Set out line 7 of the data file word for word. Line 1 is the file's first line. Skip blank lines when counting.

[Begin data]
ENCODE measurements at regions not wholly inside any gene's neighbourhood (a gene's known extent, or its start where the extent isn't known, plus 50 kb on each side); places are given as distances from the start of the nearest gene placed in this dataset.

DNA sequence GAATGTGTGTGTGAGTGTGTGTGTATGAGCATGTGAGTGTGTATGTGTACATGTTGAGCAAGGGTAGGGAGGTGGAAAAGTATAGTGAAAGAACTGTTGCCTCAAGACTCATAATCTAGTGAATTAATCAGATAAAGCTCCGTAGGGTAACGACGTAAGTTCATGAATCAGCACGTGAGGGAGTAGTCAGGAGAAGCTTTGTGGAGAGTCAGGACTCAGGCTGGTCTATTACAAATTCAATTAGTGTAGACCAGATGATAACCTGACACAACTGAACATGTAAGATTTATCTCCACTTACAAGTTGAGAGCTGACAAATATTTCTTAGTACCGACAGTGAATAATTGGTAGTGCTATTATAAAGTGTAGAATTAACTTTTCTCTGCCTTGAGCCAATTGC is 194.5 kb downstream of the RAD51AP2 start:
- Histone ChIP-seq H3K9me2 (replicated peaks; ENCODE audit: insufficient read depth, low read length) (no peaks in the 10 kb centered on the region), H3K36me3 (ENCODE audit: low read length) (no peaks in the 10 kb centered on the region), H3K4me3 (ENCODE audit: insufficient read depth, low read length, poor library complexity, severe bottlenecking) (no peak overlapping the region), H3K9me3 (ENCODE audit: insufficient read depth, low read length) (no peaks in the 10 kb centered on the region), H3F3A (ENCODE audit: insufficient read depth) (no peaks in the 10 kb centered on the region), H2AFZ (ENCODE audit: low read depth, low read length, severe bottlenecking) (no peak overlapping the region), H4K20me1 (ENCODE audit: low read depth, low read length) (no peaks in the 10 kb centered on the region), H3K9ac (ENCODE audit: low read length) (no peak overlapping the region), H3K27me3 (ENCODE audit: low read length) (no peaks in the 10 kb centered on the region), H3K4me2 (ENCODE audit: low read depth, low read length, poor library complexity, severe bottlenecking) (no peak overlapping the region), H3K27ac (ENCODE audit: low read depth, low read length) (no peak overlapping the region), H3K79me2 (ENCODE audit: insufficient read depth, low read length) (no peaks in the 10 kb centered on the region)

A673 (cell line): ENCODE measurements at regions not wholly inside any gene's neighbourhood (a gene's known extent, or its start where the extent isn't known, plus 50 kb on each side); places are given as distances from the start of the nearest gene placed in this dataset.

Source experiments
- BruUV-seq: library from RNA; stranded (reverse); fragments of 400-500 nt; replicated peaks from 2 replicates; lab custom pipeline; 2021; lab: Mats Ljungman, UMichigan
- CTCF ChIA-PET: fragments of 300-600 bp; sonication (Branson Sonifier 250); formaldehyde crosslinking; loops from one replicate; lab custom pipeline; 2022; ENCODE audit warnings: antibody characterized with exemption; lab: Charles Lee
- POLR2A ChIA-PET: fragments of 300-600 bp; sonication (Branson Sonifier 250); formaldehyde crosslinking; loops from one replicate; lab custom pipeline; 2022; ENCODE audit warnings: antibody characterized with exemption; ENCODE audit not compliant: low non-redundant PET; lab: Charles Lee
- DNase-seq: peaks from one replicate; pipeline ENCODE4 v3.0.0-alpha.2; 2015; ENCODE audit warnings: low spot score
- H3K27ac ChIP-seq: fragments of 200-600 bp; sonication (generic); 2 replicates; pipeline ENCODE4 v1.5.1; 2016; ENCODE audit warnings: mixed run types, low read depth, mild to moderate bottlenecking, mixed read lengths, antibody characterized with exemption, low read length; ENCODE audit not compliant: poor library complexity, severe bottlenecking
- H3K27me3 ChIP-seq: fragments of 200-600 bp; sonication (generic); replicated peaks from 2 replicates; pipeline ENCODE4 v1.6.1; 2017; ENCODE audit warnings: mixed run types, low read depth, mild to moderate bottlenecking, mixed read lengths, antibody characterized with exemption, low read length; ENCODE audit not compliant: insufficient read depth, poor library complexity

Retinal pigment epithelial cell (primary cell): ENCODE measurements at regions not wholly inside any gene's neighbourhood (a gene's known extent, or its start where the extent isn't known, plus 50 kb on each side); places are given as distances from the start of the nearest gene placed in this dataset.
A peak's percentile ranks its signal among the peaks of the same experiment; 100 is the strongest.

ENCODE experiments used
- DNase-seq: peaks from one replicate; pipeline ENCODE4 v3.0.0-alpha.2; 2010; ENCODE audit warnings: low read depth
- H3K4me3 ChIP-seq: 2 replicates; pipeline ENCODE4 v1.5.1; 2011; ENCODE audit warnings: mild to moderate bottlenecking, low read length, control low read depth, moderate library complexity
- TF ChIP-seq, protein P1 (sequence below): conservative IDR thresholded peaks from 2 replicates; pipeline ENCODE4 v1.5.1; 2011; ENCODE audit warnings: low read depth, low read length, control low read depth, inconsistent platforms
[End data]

- CTCF ChIA-PET: fragments of 300-600 bp; sonication (Branson Sonifier 250); formaldehyde crosslinking; loops from one replicate; lab custom pipeline; 2022; ENCODE audit warnings: antibody characterized with exemption; lab: Charles Lee